Secretary Mr RC Whitelaw concludes his hard-hitting commentary from 1948 on the Scotish Pipe Band Association’s rift with Cowal and the difficulties he had in staging the second SPBA Worlds in Glasgow.
Permit me next to refer to a few awkward moments which existed in the plan to run the contest [the second SPBA World Pipe Band Championship] at Scotstoun in Glasgow.
Is it believable that only on 26th August, 1948 – remember my application for co-operation was made on 15th May, 1948 – did I receive final confirmation that the Association was granted the use of Scotstoun Showground?
The contest was due lo take place eleven days later. Is it conceivable that, although 500 posters and bills had been issued throughout Glasgow, not one could be seen anywhere in the centre of the city?
I challenge anyone to prove that a poster was displayed for public benefit in either Renfield Street or Sauchiehall Street, and had it not been for the News of the World [newspaper], not one would have been seen in Argyle Street. [These three streets are all main thoroughfares in Glasgow city centre.]
What a contrast to Edinburgh, the previous year, when every lamp post, pillar, hoarding, and public building not only displayed advertisements for the contest but actually added lustre to the display by tartan buntings.
In addition, a different pipe band was engaged to play in Princes Street Gardens every night for a full week, principally to advertise the World’s Pipe Band Championship contest.
Compare such co-operation and support with my application to the Chief Constable of Glasgow to allow selected bands to play at selected points in Glasgow on the day of the contest. This application was refused. Such is Glasgow, 1948.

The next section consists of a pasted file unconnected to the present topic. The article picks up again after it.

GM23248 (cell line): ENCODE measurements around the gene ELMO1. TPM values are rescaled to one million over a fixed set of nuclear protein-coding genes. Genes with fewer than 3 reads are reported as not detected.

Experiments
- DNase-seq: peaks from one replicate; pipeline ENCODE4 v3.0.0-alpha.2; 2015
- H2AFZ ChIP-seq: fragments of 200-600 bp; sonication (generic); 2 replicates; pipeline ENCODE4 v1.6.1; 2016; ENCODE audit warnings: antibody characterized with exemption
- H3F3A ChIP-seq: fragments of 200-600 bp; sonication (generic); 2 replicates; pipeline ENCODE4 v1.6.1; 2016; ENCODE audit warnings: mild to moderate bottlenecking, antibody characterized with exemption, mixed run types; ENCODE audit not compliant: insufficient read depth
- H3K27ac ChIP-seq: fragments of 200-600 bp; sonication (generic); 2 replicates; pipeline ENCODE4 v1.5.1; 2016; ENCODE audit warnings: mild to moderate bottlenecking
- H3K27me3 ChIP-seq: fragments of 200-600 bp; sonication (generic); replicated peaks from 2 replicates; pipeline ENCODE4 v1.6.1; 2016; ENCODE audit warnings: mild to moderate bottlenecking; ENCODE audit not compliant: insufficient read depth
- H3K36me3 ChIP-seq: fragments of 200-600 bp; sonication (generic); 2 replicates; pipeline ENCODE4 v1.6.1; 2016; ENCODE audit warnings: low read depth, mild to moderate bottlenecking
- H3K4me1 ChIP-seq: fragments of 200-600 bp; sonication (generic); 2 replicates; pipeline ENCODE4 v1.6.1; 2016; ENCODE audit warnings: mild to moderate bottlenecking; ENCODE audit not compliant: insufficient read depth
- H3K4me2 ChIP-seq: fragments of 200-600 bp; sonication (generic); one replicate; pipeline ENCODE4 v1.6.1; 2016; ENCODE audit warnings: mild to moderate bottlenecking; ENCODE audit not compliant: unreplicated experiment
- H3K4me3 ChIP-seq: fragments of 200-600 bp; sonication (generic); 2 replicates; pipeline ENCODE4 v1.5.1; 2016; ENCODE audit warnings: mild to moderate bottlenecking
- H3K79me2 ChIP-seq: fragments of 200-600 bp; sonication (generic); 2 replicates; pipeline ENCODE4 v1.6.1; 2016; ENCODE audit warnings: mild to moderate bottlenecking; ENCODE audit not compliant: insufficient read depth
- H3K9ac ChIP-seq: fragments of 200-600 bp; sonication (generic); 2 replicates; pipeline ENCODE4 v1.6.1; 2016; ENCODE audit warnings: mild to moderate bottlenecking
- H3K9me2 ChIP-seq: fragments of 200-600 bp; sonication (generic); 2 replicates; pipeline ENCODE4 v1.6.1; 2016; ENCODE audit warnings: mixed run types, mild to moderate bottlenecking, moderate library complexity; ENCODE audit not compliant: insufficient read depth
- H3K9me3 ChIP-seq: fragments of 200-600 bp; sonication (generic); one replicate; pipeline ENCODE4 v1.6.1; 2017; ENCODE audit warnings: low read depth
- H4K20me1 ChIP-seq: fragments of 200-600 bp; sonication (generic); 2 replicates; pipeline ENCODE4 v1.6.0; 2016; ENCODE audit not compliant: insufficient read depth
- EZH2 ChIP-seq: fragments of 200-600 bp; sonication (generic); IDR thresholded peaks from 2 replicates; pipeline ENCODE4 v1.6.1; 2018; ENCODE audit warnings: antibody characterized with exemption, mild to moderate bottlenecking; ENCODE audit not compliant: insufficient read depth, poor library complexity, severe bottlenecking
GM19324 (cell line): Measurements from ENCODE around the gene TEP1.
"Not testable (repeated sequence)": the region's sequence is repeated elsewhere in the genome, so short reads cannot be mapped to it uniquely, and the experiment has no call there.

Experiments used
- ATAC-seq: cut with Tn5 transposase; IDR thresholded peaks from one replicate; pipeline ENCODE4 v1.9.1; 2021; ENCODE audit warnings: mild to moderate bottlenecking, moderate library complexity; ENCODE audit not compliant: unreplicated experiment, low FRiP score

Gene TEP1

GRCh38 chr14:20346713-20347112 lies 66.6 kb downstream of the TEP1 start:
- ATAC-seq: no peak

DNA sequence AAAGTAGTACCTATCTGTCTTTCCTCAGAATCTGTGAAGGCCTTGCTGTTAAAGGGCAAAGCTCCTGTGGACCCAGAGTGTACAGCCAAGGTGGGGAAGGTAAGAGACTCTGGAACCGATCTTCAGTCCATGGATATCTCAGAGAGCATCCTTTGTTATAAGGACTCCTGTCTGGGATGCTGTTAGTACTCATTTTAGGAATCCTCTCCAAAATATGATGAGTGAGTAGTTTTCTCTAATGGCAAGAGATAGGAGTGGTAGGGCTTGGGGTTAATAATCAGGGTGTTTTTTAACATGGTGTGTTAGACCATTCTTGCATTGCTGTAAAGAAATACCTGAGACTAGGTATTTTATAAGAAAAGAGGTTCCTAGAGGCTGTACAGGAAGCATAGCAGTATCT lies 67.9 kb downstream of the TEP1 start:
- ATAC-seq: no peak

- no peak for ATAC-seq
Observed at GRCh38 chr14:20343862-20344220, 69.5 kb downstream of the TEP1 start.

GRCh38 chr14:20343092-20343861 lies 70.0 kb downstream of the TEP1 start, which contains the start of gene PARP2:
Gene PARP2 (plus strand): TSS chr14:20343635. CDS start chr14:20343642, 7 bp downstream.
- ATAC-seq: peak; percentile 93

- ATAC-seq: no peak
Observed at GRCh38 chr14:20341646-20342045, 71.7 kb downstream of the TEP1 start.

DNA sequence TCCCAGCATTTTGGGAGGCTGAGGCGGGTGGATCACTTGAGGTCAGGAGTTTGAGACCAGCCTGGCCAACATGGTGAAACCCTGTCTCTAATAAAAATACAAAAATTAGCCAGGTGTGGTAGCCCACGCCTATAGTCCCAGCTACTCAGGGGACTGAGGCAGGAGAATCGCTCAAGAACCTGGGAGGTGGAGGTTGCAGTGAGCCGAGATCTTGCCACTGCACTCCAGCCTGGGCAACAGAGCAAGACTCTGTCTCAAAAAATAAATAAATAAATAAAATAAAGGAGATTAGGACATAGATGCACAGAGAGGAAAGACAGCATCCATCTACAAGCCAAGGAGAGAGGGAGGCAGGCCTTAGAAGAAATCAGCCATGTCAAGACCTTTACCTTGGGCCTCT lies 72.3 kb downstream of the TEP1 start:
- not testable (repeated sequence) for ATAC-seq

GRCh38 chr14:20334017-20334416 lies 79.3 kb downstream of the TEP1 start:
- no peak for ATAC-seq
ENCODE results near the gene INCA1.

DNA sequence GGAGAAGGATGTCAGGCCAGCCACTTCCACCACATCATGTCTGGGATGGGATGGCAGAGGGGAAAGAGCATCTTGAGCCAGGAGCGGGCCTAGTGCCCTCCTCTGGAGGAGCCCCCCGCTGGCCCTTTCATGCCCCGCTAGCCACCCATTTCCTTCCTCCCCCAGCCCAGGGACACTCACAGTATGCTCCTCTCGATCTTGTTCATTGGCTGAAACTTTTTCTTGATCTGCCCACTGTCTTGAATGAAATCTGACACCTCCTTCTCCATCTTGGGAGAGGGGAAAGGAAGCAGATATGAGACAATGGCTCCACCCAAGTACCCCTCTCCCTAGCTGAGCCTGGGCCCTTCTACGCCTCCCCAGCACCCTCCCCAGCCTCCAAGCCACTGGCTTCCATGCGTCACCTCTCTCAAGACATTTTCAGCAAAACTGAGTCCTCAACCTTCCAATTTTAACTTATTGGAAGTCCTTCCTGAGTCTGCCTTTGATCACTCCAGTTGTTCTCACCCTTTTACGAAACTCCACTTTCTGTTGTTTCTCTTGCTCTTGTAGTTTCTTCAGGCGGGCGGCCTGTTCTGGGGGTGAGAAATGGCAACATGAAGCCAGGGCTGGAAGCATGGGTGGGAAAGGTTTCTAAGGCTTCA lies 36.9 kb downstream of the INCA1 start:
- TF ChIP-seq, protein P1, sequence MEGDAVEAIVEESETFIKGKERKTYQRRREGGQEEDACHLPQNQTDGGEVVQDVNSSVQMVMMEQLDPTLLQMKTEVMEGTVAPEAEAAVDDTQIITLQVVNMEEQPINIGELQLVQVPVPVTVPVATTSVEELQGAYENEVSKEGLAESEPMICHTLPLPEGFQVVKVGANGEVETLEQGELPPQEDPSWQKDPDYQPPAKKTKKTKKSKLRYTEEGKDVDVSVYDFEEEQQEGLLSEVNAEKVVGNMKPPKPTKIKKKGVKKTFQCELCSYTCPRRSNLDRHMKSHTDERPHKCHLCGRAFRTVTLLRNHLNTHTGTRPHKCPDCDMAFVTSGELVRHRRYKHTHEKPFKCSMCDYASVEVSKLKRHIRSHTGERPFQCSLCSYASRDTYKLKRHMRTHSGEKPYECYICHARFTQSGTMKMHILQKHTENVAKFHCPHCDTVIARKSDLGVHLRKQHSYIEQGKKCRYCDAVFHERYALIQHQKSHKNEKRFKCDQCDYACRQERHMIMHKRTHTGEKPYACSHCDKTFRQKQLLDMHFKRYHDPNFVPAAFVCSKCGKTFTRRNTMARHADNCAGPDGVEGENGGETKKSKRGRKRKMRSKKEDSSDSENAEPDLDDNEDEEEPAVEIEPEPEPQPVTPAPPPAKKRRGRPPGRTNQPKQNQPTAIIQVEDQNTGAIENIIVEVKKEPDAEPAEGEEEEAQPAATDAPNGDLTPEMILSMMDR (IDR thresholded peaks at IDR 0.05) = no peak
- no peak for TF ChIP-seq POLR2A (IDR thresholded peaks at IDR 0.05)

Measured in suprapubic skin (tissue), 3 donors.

I have mentioned the News of the World. Let me assure you now that had it not been for the help given by the Glasgow representative (Mr R. Corrie), and the publicity manager (Mr Leslie Holmes), it would never have been possible to complete all the mass of detail necessary in time for the contest. Believe me when I say that we definitely owe the News of the World [the sponsors] a debt of gratitude.
Before concluding this article I would like to make a pointed reference to the future. No matter in what town or city the contest is to be held in 1949, the Association Branch in that district must play a full and organised part.
A passive interest is not sufficient. An active interest, with organised and controlled action, must take its place. It is comparatively easy when the Branch is willing to play its full part in the control and conduct of such a vast undertaking as the World”s Championship.
On the other hand, it becomes very difficult and trying if the Branch in that area is content to sit back and do nothing except look for faults. Believe me that I really would welcome organised help.
I am not attempting, nor do I wish, to censor or condemn any Branch. No one knows better than I do that every Branch has its own problems to face. In spite of it all, however, I am bound to admit that the apathy towards the World’s Championship contest has been for the past two years really appalling.
Let us. therefore, prepare for the future. Stop, once and for all, this nonsense of sitting back and condemning, criticising, and finding fault. Come into the organisation, which is your organisation, and work for its general betterment.
If it has its faults, these are due entirely to your own lack of interest. I am fully convinced that the Scottish Pipe Band Association is worth working for, otherwise I would cease to devote any more of my time to it.
Let us work together for the furtherance – and not the hindrance – of the great instruments we so proudly claim to represent: Pipes and Drums. Treat the saboteurs in the same way as we treat all other kinds of insects and vermin and, having disposed of them, let us pledge ourselves to avoid a repetition of ‘Glasgow 1948’.
- The winners of the 1948 Worlds were Shotts & Dykehead under P/M Tom MacAllister Snr. Read the first article in this series here.